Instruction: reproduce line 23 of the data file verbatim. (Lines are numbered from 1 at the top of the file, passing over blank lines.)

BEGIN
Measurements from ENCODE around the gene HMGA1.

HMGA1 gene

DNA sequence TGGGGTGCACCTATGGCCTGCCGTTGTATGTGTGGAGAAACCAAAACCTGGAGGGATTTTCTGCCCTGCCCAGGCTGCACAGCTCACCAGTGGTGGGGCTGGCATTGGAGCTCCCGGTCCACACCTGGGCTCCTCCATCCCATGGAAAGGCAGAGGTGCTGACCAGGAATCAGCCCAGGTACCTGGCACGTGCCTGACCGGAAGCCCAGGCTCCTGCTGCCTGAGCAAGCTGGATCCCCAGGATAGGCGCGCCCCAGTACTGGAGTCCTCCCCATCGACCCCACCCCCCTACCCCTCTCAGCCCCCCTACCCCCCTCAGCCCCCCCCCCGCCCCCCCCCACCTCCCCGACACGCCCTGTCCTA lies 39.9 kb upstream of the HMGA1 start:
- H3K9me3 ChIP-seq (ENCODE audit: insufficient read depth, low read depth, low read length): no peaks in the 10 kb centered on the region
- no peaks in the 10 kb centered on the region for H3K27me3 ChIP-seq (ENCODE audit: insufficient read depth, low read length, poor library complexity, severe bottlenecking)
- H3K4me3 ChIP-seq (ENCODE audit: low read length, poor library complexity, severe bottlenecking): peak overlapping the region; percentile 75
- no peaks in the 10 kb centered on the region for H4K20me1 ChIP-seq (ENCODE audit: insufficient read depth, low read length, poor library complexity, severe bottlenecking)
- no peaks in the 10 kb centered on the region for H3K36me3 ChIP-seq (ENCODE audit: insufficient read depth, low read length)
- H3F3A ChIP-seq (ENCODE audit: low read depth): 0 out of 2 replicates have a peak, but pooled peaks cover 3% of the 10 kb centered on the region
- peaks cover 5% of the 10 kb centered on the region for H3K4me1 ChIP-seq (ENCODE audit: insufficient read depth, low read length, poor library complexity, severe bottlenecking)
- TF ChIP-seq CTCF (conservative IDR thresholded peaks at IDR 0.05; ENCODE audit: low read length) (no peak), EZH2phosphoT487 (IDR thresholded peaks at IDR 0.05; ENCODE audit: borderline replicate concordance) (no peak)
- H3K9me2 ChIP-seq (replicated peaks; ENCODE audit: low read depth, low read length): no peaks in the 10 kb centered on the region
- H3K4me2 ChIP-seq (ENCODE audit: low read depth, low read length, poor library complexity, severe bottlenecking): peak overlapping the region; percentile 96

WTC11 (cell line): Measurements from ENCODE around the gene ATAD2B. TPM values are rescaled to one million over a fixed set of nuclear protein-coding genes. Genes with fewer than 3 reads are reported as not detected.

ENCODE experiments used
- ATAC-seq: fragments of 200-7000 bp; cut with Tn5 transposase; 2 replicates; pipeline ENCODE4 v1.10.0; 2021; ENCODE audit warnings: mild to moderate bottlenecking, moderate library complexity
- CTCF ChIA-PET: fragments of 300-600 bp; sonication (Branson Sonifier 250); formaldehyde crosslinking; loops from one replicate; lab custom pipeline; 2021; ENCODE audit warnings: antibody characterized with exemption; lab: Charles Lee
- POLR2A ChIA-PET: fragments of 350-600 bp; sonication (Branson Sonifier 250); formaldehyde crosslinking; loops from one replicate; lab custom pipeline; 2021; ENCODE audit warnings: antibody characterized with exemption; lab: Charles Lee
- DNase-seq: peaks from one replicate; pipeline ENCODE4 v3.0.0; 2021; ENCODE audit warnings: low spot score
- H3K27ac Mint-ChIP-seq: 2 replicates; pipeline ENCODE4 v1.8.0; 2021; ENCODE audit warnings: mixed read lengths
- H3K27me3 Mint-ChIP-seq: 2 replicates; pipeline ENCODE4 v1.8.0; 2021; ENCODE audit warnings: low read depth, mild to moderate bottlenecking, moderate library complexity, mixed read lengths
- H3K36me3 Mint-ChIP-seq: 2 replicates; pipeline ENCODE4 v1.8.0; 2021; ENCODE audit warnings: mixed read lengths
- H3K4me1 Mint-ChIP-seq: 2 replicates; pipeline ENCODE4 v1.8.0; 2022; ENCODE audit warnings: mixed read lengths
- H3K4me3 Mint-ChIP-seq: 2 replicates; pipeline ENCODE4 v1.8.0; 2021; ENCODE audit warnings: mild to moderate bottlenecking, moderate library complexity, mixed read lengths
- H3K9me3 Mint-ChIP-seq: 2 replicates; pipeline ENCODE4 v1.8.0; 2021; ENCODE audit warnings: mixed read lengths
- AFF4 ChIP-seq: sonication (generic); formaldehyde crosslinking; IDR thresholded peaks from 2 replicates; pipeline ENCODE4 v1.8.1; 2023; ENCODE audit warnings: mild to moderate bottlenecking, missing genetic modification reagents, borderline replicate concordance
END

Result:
- H3K4me1 Mint-ChIP-seq: 2 replicates; pipeline ENCODE4 v1.8.0; 2022; ENCODE audit warnings: mixed read lengths